MAX NIKITAS ’17
One could argue that the first controversial diversion from traditional baseball mores came in the 1930s with the advent of lighting at professional parks. For over half a century at that point, baseball was viewed as the quintessential fair-weather day game. This notion conjures up the idyllic picture of a warm summer afternoon accompanied by a light breeze, cracker -jacks and ballpark hot dogs, and thousands of fans who share a love for a game which, “next to religion,” according to President Herbert Hoover, “has furnished a greater impact on American life than any other institution.” Indeed, some pastime purists still contend that the game was intended to satisfy this ideal portrayal—such is evident by the fact that Wrigley Field in Chicago installed lighting only 25 years ago.
Nevertheless, few, if anyone, would suggest that this development has significantly undermined the aesthetic value of the baseball experience. Indeed, many probably are not aware of the controversy sparked by this now eighty-year-old phenomenon, particularly since all of the most important games in the season and postseason—i.e. the World Series—are played in the dark. However, most baseball fanatics are familiar with the controversy over the implementation of instant replay in the game, a device first used at the tail end of the 2008 season.
The debate over this decision by Major League Baseball is, however, far from old news, as the organization announced this year its intention to promote a more widespread usage of the technology next season. Some have argued that umpires should rely on themselves and each other, as they have done for years, to make informed decisions—controversial calls are not only nothing new, but have always been part of the game—rather than resort to the consultation of a device meant for, dare I say, football.
Indeed, umpires collectively are somewhat like the Supreme Court; and, the frustration over bad calls from fans and players alike can be likened to that of the Republican Party over, in their view, a similarly erroneous, albeit inevitable evil, Obamacare—one can contest the legitimacy of a ruling repeatedly, but the verdict itself is the end all and be all. Indeed, the Republicans have waged a full-scale war on the implementation of the Affordable Care Act; and, the government shutdown, as a direct result of their inability to compromise–has compromised the reputation of the GOP on Capitol Hill.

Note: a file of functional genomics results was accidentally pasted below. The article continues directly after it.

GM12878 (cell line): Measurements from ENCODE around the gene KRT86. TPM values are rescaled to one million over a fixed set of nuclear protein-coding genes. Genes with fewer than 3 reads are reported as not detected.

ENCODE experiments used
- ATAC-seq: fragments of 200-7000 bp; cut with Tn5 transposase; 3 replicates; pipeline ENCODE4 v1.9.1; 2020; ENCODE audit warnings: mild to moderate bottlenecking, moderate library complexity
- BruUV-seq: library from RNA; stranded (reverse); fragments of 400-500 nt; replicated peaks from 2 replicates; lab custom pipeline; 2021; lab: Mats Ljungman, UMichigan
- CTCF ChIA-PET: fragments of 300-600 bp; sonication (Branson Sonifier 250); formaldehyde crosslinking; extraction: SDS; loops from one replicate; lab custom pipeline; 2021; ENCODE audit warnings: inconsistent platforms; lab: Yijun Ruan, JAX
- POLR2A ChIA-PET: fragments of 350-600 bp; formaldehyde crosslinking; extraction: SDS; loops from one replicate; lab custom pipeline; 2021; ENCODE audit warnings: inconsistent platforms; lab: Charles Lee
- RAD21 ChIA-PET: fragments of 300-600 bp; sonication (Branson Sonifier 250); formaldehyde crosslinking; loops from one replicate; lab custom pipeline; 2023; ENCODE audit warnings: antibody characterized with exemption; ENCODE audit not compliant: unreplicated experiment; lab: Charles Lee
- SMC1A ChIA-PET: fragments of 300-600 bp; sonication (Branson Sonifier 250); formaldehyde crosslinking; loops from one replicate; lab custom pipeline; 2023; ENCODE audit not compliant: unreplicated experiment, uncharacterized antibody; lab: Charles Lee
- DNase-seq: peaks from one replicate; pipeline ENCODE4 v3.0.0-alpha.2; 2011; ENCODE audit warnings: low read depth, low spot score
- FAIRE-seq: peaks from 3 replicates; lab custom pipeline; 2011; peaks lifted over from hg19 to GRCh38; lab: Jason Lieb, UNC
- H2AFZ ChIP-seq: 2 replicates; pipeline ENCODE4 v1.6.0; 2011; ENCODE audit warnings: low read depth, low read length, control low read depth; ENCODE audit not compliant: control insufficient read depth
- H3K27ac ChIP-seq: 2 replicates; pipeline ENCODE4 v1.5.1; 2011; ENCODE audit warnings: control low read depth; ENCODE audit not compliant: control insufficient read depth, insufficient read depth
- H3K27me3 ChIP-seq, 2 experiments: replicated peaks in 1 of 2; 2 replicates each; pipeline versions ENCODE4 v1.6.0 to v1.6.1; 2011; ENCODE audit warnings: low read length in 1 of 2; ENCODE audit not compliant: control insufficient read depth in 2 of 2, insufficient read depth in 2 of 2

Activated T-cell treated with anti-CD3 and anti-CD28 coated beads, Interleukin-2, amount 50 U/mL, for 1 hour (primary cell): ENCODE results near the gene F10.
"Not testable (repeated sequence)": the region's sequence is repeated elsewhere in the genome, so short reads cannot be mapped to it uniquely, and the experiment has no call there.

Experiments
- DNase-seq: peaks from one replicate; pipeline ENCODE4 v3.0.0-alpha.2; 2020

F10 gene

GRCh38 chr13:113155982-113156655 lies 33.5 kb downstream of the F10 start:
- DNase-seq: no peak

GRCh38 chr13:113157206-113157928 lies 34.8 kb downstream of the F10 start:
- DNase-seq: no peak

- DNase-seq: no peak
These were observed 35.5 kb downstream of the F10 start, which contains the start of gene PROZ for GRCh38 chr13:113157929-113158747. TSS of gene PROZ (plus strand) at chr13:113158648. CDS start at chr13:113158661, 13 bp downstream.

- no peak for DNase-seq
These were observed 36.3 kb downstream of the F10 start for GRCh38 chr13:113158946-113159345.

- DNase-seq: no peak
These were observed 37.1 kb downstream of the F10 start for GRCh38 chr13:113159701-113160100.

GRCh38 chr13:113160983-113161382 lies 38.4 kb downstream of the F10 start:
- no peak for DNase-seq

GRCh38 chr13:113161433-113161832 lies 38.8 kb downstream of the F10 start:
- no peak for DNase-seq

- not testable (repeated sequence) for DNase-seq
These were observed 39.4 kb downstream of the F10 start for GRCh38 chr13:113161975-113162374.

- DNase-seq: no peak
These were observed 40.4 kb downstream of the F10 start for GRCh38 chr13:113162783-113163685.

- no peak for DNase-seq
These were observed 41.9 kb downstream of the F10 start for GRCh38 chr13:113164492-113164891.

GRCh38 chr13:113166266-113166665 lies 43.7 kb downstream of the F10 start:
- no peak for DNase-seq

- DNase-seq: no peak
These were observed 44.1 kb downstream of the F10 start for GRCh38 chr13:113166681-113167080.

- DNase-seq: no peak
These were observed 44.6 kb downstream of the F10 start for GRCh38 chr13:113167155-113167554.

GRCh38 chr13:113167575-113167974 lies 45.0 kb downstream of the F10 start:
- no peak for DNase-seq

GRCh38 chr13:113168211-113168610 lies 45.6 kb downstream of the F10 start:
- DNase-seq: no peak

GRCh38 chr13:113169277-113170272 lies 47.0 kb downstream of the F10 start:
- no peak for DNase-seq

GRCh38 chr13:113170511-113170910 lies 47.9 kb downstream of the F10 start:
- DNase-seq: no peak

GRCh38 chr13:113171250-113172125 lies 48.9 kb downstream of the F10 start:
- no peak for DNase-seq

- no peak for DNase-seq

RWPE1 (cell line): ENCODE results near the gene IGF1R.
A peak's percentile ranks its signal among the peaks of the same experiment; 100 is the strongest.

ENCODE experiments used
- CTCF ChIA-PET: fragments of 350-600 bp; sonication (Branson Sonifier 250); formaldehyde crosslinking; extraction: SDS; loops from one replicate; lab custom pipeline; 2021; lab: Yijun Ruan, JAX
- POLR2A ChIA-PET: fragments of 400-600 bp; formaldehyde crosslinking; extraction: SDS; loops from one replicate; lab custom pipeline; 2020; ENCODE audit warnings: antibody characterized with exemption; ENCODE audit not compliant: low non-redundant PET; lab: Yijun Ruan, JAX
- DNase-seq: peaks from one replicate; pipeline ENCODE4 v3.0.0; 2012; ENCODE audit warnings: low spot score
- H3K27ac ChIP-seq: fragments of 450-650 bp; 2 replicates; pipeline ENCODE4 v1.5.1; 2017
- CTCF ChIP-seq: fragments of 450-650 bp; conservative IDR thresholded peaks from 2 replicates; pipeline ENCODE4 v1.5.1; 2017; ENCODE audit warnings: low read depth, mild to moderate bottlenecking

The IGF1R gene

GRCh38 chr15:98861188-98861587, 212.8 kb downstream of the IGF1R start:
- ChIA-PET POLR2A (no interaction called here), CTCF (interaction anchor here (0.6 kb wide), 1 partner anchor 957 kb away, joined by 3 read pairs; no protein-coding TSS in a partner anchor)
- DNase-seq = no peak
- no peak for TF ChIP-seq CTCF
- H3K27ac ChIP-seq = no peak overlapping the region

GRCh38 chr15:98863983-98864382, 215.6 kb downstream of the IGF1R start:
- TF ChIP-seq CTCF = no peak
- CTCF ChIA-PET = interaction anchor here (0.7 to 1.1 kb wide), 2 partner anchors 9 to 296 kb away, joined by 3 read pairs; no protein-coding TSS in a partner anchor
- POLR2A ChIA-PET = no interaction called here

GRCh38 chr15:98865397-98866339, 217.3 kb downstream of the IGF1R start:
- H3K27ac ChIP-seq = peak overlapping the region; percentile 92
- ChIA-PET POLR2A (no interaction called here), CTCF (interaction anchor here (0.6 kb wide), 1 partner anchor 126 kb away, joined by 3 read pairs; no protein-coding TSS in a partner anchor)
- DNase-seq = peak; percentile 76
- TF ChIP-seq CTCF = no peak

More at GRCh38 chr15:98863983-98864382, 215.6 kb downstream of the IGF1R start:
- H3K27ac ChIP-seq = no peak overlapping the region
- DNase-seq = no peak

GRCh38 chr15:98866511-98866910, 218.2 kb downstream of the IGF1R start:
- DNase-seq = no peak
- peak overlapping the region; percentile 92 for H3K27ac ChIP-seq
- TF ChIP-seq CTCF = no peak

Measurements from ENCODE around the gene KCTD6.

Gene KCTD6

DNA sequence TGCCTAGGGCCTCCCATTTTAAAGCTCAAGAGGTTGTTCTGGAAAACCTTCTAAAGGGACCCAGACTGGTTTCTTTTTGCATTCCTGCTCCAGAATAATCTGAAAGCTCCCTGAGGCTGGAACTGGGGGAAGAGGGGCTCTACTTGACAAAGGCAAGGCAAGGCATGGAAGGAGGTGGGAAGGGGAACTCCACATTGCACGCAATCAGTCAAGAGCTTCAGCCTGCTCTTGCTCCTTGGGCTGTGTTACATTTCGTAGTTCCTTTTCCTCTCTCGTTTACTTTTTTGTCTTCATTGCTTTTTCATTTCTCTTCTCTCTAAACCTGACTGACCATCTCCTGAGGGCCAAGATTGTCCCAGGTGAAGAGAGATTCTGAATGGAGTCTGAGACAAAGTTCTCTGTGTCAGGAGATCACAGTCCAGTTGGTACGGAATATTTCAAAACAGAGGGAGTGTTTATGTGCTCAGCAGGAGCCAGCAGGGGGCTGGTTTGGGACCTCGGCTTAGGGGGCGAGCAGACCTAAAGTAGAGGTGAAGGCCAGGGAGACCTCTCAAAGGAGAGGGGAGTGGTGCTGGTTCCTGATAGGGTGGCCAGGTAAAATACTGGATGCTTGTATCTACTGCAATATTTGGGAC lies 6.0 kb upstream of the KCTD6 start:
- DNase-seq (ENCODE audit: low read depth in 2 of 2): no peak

While the Obama Administration and the Democratic Party as a whole emerged victoriously with the eventual surrender of the right-wing Republican establishment (ending the shutdown), Republican lawmakers are trying to capitalize off of the technical difficulties present in the online health care registration website. This misfortune for the President and his agenda truly could not have come at a better time for certain GOP members of Congress, particularly Senator Ted Cruz, whose quasi-filibuster and overall obstinate behavior could prove politically disastrous for him and his colleagues in the House moving forward. Indeed, he and many others believe that these technical issues are only reinforcing the Republican Party’s claim that Obamacare was doomed to fail from the start.
Democrats however, have lashed out at the Right, accusing them of petty criticism which stems from their hoping—for purely political reasoning—for the failure of a law so beneficial to many Americans. While most likely not a fatal blow for the law, these initial issues are casting Obamacare in the worst light to date, and placing the President in the unenviable position of having to defend his most significant accomplishment, according to the New York Times, “like a TV pitchman.”
Indeed, the fundamental problem is beginning to be resolved, as independent contractors and governmental personnel have been hired to fix the technical difficulties with the online portal. Nevertheless, the current debate over the implementation of the law is quite similar to the one over the instant replay in baseball. Republicans, like the purists, have argued that the law should be removed before it becomes further implemented and undermines the entire process which it is trying to serve.
Democrats, like those open to the change, posses an argument similar to that of those favoring the new technology, which points to other governmental programs from the past, which like the usage of lights in a ballpark, were met with significant opposition, but are now accepted as necessary facets of our governmental services and overall structure.
Indeed, both issues seem to have already been resolved; for, the Democrats have asserted their mission to promote the Affordable Care Act and help people look beyond their shortsighted concerns over essentially temporary issues.
I agree that the Republicans must cease to try to promote the failure of a policy which has not yet been given sufficient time to be instituted and “play out.” As a Conservative, I am wary of the shortcomings of the Affordable Care Act; but, I also am confident that the best approach is to let the program run its course. Further recalcitrance and obstinance on the part of the GOP will only prove fatal for its prospects in the 2014 midterm election cycle; for, indeed, this constant struggle is essentially futile.
If we are so convinced that the President’s agenda has been centered around an unsustainable program, why not just let its results speak for themselves? While these initial problems with registration may seem a victory for Republicans, the party must step aside from the issue for now—which includes ceasing to call for the resignation of Kathleen Sebelius. Overall, while Republicans continue to harbor a sense of frustration over Obamacare it must, much like the Boston Red Sox, learn to accept a bad call, put it behind them, and focus on the next objectives.